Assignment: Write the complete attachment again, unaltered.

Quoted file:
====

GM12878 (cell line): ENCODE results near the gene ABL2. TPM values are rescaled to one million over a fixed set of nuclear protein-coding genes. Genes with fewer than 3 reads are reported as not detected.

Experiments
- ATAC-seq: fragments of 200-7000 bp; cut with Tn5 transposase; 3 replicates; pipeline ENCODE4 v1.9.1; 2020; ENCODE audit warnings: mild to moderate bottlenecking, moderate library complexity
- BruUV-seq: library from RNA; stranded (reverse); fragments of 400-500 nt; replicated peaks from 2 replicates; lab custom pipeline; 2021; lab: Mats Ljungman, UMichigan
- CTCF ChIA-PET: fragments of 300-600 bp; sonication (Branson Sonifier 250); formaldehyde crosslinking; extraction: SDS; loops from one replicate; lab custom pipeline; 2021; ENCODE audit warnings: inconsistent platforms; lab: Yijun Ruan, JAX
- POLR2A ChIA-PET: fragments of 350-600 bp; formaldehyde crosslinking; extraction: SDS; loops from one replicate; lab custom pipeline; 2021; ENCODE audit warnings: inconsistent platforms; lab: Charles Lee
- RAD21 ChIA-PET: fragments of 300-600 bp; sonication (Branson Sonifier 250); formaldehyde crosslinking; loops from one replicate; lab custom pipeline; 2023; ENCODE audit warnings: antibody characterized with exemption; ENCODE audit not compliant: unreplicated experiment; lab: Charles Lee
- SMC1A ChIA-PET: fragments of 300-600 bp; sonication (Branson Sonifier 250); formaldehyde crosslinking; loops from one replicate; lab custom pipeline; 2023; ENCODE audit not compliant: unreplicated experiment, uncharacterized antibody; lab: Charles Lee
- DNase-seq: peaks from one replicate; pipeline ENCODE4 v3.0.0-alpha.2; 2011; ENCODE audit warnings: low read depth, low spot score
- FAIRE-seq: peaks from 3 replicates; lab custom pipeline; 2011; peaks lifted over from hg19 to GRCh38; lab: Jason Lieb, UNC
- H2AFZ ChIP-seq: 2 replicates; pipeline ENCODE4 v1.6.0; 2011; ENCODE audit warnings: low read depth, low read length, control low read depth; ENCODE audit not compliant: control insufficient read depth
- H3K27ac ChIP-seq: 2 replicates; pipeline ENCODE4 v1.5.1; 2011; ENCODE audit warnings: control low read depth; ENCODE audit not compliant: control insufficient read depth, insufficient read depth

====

GM12878 (cell line): ENCODE results near the gene ABL2. TPM values are rescaled to one million over a fixed set of nuclear protein-coding genes. Genes with fewer than 3 reads are reported as not detected.

Experiments
- ATAC-seq: fragments of 200-7000 bp; cut with Tn5 transposase; 3 replicates; pipeline ENCODE4 v1.9.1; 2020; ENCODE audit warnings: mild to moderate bottlenecking, moderate library complexity
- BruUV-seq: library from RNA; stranded (reverse); fragments of 400-500 nt; replicated peaks from 2 replicates; lab custom pipeline; 2021; lab: Mats Ljungman, UMichigan
- CTCF ChIA-PET: fragments of 300-600 bp; sonication (Branson Sonifier 250); formaldehyde crosslinking; extraction: SDS; loops from one replicate; lab custom pipeline; 2021; ENCODE audit warnings: inconsistent platforms; lab: Yijun Ruan, JAX
- POLR2A ChIA-PET: fragments of 350-600 bp; formaldehyde crosslinking; extraction: SDS; loops from one replicate; lab custom pipeline; 2021; ENCODE audit warnings: inconsistent platforms; lab: Charles Lee
- RAD21 ChIA-PET: fragments of 300-600 bp; sonication (Branson Sonifier 250); formaldehyde crosslinking; loops from one replicate; lab custom pipeline; 2023; ENCODE audit warnings: antibody characterized with exemption; ENCODE audit not compliant: unreplicated experiment; lab: Charles Lee
- SMC1A ChIA-PET: fragments of 300-600 bp; sonication (Branson Sonifier 250); formaldehyde crosslinking; loops from one replicate; lab custom pipeline; 2023; ENCODE audit not compliant: unreplicated experiment, uncharacterized antibody; lab: Charles Lee
- DNase-seq: peaks from one replicate; pipeline ENCODE4 v3.0.0-alpha.2; 2011; ENCODE audit warnings: low read depth, low spot score
- FAIRE-seq: peaks from 3 replicates; lab custom pipeline; 2011; peaks lifted over from hg19 to GRCh38; lab: Jason Lieb, UNC
- H2AFZ ChIP-seq: 2 replicates; pipeline ENCODE4 v1.6.0; 2011; ENCODE audit warnings: low read depth, low read length, control low read depth; ENCODE audit not compliant: control insufficient read depth
- H3K27ac ChIP-seq: 2 replicates; pipeline ENCODE4 v1.5.1; 2011; ENCODE audit warnings: control low read depth; ENCODE audit not compliant: control insufficient read depth, insufficient read depth